Gluten-related disorders is the term for the diseases triggered by gluten, including celiac disease (CD), non-celiac gluten sensitivity (NCGS), gluten ataxia, dermatitis herpetiformis (DH) and wheat allergy. The umbrella category has also been referred to as gluten intolerance, though a multi-disciplinary physician-led study, based in part on the 2011 International Coeliac Disease Symposium, concluded that the use of this term should be avoided due to a lack of specificity.
Gluten is a group of proteins, such as prolamins and glutelins, stored with starch in the endosperm of various cereal (grass) grains.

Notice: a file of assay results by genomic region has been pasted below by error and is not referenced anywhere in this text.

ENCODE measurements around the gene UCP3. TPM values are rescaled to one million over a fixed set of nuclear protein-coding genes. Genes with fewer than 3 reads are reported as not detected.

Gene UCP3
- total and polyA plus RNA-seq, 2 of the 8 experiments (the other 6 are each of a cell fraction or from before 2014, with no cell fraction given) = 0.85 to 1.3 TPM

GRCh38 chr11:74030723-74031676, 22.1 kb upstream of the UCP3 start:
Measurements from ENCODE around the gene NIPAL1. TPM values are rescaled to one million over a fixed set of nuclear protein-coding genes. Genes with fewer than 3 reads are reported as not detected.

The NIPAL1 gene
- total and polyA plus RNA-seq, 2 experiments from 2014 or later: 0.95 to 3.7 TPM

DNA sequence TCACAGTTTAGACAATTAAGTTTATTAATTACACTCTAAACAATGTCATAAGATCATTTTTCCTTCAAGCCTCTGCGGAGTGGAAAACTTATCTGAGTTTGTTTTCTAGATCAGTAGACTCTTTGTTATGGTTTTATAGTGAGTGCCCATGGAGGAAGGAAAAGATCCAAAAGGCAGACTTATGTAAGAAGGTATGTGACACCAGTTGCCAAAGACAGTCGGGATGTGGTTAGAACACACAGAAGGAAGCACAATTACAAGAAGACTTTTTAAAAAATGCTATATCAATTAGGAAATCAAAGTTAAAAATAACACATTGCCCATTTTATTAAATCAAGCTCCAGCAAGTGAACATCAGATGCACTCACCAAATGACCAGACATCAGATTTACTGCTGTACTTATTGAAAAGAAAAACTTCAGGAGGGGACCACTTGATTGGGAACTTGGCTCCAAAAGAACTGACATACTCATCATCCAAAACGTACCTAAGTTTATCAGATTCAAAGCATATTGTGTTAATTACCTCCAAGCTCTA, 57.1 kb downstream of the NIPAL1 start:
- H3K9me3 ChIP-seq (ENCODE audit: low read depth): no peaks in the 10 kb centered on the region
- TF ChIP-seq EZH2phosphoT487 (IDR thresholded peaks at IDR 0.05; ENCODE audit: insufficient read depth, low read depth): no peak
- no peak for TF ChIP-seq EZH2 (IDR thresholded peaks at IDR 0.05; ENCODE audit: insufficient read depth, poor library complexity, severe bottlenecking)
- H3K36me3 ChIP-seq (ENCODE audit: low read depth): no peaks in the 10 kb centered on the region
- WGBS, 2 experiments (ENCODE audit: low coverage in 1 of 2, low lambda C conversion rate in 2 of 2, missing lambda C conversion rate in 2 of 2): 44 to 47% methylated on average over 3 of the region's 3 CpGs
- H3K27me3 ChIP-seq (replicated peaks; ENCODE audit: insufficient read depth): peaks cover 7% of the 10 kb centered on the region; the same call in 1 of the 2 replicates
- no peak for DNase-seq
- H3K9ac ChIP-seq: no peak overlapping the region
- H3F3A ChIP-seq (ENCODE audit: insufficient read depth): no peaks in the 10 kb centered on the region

As of 2017, gluten-related disorders were increasing in frequency in different geographic areas. The increase might be explained by the popularity of the Western diet, the expanded reach of the Mediterranean diet (which also includes grains with gluten), the growing replacement of rice by wheat in many countries, the development in recent years of new types of wheat with a higher amount of cytotoxic gluten peptides, and the higher content of gluten in bread and bakery products, due to the reduction of dough fermentation time. However, a 2020 study by the Leibniz-Institute for Food Systems Biology casts doubt on the idea that modern wheat has higher gluten levels. From a seed bank, they grew and analyzed 60 wheat cultivars from between 1891 and 2010 and found no changes in albumin/globulin and gluten contents over time. "Overall, the harvest year had a more significant effect on protein composition than the cultivar. At the protein level, we found no evidence to support an increased immunostimulatory potential of modern winter wheat."